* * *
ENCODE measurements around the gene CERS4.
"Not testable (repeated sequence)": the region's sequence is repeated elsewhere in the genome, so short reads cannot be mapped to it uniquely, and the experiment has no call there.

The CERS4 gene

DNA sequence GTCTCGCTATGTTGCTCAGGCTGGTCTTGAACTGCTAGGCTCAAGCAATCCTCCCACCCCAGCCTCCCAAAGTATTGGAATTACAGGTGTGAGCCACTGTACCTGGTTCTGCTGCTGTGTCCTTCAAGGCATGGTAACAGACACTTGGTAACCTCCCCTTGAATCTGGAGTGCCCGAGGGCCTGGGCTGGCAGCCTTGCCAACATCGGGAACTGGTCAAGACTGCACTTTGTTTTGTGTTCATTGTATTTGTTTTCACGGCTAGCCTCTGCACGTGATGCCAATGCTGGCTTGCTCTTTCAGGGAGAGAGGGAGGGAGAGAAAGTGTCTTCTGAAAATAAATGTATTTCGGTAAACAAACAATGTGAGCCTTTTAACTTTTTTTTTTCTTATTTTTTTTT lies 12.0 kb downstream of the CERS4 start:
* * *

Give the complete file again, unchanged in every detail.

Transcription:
ENCODE measurements around the gene CERS4.
"Not testable (repeated sequence)": the region's sequence is repeated elsewhere in the genome, so short reads cannot be mapped to it uniquely, and the experiment has no call there.

The CERS4 gene

DNA sequence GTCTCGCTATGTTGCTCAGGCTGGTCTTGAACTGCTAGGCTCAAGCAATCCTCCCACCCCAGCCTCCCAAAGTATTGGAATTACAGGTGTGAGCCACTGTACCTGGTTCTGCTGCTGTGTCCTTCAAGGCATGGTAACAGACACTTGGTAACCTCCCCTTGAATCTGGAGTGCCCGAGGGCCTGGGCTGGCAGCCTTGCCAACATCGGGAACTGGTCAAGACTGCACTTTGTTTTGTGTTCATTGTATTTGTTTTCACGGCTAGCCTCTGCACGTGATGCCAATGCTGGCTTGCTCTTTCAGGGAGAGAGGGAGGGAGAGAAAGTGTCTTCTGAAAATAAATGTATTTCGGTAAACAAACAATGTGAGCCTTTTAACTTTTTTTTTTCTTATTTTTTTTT lies 12.0 kb downstream of the CERS4 start: